Whitening strips should provide at least some benefits for people with these types of stains, but they’re not necessarily a cure-all.
Although whitening strips work for most people, they don’t work for everyone. It depends on the type of discoloration your teeth have.
For example, if you have suffered a significant injury that damaged the dentin layer of a tooth, it may turn gray. This type of stain isn’t fixable with a whitening strip.
Additionally, some medications can cause a permanent staining that strips cannot alleviate.
Whether teeth whitening strips work for you depends, in large part, on the reason behind your discoloration. Some discoloration problems cannot be corrected with strips.
When comparing the cost of one type or brand of whitening strip to another, don’t just look at the price on the box. Instead, we urge potential buyers to “do the math” to determine the cost per strip.
When you read the box, look for the following key information to determine your overall cost:
Number of strips
Different products carry a different number of strips per box or pack. The box should display the total number of strips it contains. Remember that if the box contains 20 strips, that means there are 10 strips for upper teeth and 10 for lower teeth.
Days of usage
Sometimes, the product packaging will list the number of days’ worth of strips it contains. So if the box has enough strips for 10 days of application, that means it has 20 total strips.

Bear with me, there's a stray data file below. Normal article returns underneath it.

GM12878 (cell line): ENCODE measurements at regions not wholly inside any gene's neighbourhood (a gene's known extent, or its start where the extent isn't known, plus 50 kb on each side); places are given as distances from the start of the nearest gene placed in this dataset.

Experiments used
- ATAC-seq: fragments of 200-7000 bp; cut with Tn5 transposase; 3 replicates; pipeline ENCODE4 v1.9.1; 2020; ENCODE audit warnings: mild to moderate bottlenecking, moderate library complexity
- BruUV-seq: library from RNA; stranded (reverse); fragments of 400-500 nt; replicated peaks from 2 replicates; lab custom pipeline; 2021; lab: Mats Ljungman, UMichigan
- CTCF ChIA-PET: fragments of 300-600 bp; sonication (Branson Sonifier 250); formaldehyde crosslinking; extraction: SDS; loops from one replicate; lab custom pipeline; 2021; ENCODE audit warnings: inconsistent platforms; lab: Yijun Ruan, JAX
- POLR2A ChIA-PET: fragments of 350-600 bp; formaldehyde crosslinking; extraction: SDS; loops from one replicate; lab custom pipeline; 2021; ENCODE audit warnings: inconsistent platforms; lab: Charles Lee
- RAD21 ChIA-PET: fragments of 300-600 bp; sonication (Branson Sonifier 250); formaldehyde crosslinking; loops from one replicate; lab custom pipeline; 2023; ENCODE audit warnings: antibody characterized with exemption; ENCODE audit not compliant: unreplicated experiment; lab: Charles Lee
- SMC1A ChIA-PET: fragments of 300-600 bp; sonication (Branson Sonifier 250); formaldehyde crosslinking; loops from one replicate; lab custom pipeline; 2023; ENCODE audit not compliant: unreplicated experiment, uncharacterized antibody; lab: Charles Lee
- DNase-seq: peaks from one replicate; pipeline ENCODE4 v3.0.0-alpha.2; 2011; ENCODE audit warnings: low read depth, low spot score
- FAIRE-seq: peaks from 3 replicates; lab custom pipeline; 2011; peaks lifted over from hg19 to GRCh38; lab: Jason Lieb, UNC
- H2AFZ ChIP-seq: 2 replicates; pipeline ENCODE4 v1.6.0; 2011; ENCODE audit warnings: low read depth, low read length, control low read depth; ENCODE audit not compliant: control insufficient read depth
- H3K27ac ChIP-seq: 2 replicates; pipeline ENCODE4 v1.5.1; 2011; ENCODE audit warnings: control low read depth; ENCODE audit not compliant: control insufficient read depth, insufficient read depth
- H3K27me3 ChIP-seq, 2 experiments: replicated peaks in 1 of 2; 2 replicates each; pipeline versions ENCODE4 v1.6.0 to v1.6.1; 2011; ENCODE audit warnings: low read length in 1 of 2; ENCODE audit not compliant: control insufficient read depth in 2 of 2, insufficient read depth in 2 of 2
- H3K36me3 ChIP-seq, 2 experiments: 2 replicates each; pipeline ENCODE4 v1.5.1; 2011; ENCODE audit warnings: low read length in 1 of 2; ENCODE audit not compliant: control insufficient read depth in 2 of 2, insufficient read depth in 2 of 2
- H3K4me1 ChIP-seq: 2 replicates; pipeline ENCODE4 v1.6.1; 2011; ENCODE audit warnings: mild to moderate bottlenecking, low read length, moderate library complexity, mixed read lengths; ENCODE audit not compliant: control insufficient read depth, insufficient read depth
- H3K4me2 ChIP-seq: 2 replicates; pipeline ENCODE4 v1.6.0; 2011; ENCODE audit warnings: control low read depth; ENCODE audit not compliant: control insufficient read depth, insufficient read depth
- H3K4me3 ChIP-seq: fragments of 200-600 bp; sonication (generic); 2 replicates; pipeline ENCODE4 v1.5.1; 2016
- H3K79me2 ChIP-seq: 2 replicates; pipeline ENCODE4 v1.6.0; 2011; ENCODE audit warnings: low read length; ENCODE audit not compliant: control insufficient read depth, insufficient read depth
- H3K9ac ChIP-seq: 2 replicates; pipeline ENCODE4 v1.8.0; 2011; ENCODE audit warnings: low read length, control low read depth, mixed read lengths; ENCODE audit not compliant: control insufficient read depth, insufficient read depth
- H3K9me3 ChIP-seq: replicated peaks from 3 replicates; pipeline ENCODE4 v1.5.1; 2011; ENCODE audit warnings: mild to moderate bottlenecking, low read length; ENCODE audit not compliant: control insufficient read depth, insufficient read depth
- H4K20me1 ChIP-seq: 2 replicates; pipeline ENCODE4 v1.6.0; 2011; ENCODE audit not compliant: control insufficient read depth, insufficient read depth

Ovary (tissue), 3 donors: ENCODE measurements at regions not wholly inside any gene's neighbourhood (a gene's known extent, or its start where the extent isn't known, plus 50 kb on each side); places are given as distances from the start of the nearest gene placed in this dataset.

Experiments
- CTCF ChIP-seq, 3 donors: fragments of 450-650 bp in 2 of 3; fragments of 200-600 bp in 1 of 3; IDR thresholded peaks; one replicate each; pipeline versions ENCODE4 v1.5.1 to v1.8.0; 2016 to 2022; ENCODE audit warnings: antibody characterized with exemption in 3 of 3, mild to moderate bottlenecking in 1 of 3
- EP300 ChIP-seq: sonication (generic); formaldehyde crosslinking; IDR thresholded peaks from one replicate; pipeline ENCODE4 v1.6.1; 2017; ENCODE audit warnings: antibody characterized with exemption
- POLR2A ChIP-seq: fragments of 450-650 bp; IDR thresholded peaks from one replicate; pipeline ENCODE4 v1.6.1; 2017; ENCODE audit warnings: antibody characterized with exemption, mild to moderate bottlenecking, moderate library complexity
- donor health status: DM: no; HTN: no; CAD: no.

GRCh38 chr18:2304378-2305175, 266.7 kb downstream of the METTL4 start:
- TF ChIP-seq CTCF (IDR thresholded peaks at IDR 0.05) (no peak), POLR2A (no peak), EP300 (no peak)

Once you’ve determined the number of strips included, divide the price of the box by the number of strips so you can compare the cost of different brands. For example, if a box with 20 strips costs $25, the cost per strip is $1.25, and your daily cost would $2.50.
Whitening strips will not work on crowns, dentures, or fillings. They only whiten teeth.
Each brand of whitening strips prescribes its own application technique. So even if you’ve used other strips before, read the directions carefully for the best results.
If you have had problems with your teeth in the past, such as odd staining or sensitivity, check with a dentist before using these products.
Do not apply strips to dental work.
Do not use the strips more often or longer than prescribed. Overuse could lead to damage to the gums or other tissues.
Q. How fast do strips work?
A. It’s possible that whitening strips will work very quickly for some people. You may even notice some whitening benefits after one or two treatments. For example, the Crest 3D White Professional Effects strips on our shortlist usually work very quickly.
However, with some strips and some types of teeth, multiple applications are needed before you’ll see a difference.
Q. Are the whitening effects of strips permanent?